Samuel Oldknow (1756 – 1828) transformed rural Marple and Mellor into a hub of industry. By the time he was 30, he had made a fortune producing muslin. With a loan from Richard Arkwright he built mills in Stockport and Mellor; Mellor Mill, next to the River Goyt, was the largest cotton spinning mill in the world at the time.
He was a man who used water to his advantage, diverting the course of the River Goyt to power Mellor Mill, and he was the driving force behind the creation of the Peak Forest Canal.
As you walk around Marple and Mellor there are street names, buildings, structures and areas of land that are all parts of Oldknow’s legacy, the things he’s left behind. Three places where we can really appreciate his astonishing achievements are the remains of Mellor Mill, Marple Lime Kilns and Marple Aqueduct. We’ll focus on these areas, exploring and revealing the sites and telling their stories.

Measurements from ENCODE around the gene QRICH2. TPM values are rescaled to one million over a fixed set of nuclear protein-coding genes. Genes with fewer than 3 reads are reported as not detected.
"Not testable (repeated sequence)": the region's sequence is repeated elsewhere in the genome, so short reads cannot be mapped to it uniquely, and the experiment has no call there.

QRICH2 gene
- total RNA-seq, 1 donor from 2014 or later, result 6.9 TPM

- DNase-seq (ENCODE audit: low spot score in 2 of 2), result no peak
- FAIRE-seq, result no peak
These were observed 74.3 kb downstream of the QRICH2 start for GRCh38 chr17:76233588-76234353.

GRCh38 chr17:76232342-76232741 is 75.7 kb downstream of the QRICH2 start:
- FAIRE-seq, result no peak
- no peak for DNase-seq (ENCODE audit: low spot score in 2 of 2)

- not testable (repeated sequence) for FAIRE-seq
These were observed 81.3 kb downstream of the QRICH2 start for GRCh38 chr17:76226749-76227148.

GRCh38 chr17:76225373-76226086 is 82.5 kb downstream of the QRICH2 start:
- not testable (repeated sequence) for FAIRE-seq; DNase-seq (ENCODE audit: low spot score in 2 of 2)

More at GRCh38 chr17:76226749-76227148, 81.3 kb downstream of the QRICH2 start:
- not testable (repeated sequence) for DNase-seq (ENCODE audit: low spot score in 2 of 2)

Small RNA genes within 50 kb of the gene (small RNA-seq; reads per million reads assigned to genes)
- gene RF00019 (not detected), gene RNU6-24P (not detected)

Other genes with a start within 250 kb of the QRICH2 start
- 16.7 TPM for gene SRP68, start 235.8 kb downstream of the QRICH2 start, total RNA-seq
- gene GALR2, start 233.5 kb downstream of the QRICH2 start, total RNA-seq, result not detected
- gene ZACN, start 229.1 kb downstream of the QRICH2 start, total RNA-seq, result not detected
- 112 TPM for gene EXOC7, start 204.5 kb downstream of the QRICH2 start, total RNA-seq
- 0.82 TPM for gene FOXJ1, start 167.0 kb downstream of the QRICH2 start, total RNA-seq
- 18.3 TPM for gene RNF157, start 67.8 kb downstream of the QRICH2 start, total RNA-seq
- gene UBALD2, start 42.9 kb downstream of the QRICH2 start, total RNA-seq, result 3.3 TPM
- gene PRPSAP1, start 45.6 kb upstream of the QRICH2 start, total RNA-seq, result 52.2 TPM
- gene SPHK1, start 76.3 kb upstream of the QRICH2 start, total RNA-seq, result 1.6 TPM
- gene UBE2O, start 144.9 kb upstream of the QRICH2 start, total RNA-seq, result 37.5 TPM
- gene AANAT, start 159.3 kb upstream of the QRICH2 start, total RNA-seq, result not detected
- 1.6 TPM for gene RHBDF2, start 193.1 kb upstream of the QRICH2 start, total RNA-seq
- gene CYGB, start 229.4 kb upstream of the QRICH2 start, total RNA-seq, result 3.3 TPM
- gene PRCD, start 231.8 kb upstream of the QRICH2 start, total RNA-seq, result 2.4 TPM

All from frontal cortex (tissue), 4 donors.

Join us on an exciting journey around Samuel Oldknow's stomping ground, Mellor Mill and the Peak Forest Canal in Marple…
Mellor Archaeological Trust and the Canal & River Trust have joined forces to secure £2.3 million of investment, including a grant of £1.5m from the Heritage Lottery Fund. Over the next three years, the Revealing Oldknow’s Legacy team will reveal, conserve and interpret Oldknow’s legacy, through archaeology, learning and volunteering opportunities. We're going to put Marple on the map as a visitor destination.
So who is Samuel Oldknow and what’s the big deal? Read our blog posts to find out more.
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